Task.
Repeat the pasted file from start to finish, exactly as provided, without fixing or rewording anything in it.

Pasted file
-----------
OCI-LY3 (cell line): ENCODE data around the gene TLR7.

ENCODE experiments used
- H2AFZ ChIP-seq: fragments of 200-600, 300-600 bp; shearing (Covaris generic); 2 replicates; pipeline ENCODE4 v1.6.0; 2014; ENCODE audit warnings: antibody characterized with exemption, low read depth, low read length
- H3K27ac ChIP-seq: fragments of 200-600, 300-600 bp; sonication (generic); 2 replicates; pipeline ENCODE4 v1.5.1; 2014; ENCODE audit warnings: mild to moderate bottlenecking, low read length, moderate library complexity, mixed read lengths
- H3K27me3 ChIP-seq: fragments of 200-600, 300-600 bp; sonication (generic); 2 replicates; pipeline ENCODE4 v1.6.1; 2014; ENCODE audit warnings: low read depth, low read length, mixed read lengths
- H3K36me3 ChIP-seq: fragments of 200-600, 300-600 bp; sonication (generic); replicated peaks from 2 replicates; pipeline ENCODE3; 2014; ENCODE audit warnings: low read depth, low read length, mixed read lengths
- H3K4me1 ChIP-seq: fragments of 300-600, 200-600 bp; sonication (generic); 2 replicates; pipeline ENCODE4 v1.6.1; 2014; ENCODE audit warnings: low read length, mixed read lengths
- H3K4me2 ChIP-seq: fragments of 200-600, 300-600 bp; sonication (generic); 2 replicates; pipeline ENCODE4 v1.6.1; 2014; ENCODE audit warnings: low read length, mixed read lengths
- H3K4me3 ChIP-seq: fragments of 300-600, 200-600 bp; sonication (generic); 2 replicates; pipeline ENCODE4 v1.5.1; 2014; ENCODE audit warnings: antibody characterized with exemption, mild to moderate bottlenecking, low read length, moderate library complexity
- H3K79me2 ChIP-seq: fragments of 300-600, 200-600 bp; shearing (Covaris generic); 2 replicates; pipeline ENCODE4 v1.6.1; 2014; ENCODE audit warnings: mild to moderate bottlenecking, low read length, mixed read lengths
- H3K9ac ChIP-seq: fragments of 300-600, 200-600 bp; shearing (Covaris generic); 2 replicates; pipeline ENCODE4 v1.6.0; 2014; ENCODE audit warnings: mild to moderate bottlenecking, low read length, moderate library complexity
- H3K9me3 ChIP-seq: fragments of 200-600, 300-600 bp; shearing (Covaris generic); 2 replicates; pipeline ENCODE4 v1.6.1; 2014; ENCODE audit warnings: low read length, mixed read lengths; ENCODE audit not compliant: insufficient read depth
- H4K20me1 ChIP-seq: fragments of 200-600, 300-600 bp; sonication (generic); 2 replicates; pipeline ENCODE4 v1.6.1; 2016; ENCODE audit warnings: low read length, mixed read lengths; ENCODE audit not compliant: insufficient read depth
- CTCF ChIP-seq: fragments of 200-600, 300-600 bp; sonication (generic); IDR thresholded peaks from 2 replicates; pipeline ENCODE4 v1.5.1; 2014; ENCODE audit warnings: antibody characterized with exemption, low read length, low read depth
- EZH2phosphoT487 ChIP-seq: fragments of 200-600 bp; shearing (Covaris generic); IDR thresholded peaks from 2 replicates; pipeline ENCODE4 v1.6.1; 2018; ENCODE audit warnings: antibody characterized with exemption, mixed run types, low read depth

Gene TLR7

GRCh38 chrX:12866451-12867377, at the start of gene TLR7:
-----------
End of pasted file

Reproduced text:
OCI-LY3 (cell line): ENCODE data around the gene TLR7.

ENCODE experiments used
- H2AFZ ChIP-seq: fragments of 200-600, 300-600 bp; shearing (Covaris generic); 2 replicates; pipeline ENCODE4 v1.6.0; 2014; ENCODE audit warnings: antibody characterized with exemption, low read depth, low read length
- H3K27ac ChIP-seq: fragments of 200-600, 300-600 bp; sonication (generic); 2 replicates; pipeline ENCODE4 v1.5.1; 2014; ENCODE audit warnings: mild to moderate bottlenecking, low read length, moderate library complexity, mixed read lengths
- H3K27me3 ChIP-seq: fragments of 200-600, 300-600 bp; sonication (generic); 2 replicates; pipeline ENCODE4 v1.6.1; 2014; ENCODE audit warnings: low read depth, low read length, mixed read lengths
- H3K36me3 ChIP-seq: fragments of 200-600, 300-600 bp; sonication (generic); replicated peaks from 2 replicates; pipeline ENCODE3; 2014; ENCODE audit warnings: low read depth, low read length, mixed read lengths
- H3K4me1 ChIP-seq: fragments of 300-600, 200-600 bp; sonication (generic); 2 replicates; pipeline ENCODE4 v1.6.1; 2014; ENCODE audit warnings: low read length, mixed read lengths
- H3K4me2 ChIP-seq: fragments of 200-600, 300-600 bp; sonication (generic); 2 replicates; pipeline ENCODE4 v1.6.1; 2014; ENCODE audit warnings: low read length, mixed read lengths
- H3K4me3 ChIP-seq: fragments of 300-600, 200-600 bp; sonication (generic); 2 replicates; pipeline ENCODE4 v1.5.1; 2014; ENCODE audit warnings: antibody characterized with exemption, mild to moderate bottlenecking, low read length, moderate library complexity
- H3K79me2 ChIP-seq: fragments of 300-600, 200-600 bp; shearing (Covaris generic); 2 replicates; pipeline ENCODE4 v1.6.1; 2014; ENCODE audit warnings: mild to moderate bottlenecking, low read length, mixed read lengths
- H3K9ac ChIP-seq: fragments of 300-600, 200-600 bp; shearing (Covaris generic); 2 replicates; pipeline ENCODE4 v1.6.0; 2014; ENCODE audit warnings: mild to moderate bottlenecking, low read length, moderate library complexity
- H3K9me3 ChIP-seq: fragments of 200-600, 300-600 bp; shearing (Covaris generic); 2 replicates; pipeline ENCODE4 v1.6.1; 2014; ENCODE audit warnings: low read length, mixed read lengths; ENCODE audit not compliant: insufficient read depth
- H4K20me1 ChIP-seq: fragments of 200-600, 300-600 bp; sonication (generic); 2 replicates; pipeline ENCODE4 v1.6.1; 2016; ENCODE audit warnings: low read length, mixed read lengths; ENCODE audit not compliant: insufficient read depth
- CTCF ChIP-seq: fragments of 200-600, 300-600 bp; sonication (generic); IDR thresholded peaks from 2 replicates; pipeline ENCODE4 v1.5.1; 2014; ENCODE audit warnings: antibody characterized with exemption, low read length, low read depth
- EZH2phosphoT487 ChIP-seq: fragments of 200-600 bp; shearing (Covaris generic); IDR thresholded peaks from 2 replicates; pipeline ENCODE4 v1.6.1; 2018; ENCODE audit warnings: antibody characterized with exemption, mixed run types, low read depth

Gene TLR7

GRCh38 chrX:12866451-12867377, at the start of gene TLR7: